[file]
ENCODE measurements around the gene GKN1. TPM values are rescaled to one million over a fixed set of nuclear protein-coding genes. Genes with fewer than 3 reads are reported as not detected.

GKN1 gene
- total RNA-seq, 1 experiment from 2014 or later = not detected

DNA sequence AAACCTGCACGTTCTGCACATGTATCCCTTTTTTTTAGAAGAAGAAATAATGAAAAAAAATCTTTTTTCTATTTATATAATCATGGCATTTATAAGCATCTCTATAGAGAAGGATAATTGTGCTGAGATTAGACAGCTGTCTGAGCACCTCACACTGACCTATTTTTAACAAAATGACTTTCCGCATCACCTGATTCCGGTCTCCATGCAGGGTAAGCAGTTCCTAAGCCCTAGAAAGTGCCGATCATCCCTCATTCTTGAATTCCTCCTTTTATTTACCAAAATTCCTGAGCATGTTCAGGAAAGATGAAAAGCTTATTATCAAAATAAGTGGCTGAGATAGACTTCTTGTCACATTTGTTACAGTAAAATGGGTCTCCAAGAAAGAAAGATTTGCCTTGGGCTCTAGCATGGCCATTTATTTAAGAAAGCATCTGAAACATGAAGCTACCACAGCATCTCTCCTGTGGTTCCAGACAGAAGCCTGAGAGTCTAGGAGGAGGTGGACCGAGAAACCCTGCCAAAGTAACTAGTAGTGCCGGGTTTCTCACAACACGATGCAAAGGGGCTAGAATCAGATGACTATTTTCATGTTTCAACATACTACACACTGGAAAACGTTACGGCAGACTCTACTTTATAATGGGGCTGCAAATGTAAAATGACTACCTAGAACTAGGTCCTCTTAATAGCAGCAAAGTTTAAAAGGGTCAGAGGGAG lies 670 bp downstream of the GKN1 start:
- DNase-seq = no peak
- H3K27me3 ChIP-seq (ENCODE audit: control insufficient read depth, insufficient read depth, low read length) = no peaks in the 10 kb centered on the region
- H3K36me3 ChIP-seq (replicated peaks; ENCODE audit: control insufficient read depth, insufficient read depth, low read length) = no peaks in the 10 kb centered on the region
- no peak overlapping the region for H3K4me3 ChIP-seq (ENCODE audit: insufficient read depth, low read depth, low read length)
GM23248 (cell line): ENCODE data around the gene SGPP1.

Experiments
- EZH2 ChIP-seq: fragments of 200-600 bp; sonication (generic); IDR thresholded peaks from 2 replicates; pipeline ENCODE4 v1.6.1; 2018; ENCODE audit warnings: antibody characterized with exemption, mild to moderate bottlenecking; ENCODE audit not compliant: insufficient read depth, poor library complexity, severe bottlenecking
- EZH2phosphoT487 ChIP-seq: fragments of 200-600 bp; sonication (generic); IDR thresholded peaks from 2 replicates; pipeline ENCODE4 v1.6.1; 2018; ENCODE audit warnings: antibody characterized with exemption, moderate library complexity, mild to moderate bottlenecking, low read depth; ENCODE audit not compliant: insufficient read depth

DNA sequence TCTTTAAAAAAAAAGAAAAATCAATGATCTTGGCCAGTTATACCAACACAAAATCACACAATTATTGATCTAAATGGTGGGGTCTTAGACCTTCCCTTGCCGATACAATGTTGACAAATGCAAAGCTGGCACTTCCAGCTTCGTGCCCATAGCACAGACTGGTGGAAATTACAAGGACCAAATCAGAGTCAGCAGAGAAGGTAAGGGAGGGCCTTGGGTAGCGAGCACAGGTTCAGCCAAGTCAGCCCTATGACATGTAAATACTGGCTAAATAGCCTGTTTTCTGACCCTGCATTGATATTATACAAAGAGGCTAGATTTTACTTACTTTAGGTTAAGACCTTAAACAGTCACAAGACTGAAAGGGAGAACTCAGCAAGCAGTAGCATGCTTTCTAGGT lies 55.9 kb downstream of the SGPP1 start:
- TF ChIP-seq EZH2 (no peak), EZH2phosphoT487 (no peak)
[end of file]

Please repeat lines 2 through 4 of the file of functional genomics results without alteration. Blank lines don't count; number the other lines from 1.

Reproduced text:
GKN1 gene
- total RNA-seq, 1 experiment from 2014 or later = not detected

DNA sequence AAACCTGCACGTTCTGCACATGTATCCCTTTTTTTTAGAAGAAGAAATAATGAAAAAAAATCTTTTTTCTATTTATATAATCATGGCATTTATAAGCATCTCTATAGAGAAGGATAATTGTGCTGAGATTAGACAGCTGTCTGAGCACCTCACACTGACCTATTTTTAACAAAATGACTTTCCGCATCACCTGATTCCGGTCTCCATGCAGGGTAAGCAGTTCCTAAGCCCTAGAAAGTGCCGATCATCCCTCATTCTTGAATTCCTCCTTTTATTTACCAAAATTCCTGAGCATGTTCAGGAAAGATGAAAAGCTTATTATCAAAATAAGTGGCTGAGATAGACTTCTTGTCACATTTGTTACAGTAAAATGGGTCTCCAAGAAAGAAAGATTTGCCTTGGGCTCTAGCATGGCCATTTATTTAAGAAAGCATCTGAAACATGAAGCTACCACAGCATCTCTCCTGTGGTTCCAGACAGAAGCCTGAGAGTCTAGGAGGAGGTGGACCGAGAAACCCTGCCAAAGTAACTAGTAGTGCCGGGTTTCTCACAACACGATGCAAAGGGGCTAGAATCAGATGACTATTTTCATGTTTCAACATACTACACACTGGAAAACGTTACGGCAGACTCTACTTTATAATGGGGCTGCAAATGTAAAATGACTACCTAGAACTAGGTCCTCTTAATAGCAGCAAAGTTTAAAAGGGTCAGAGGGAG lies 670 bp downstream of the GKN1 start: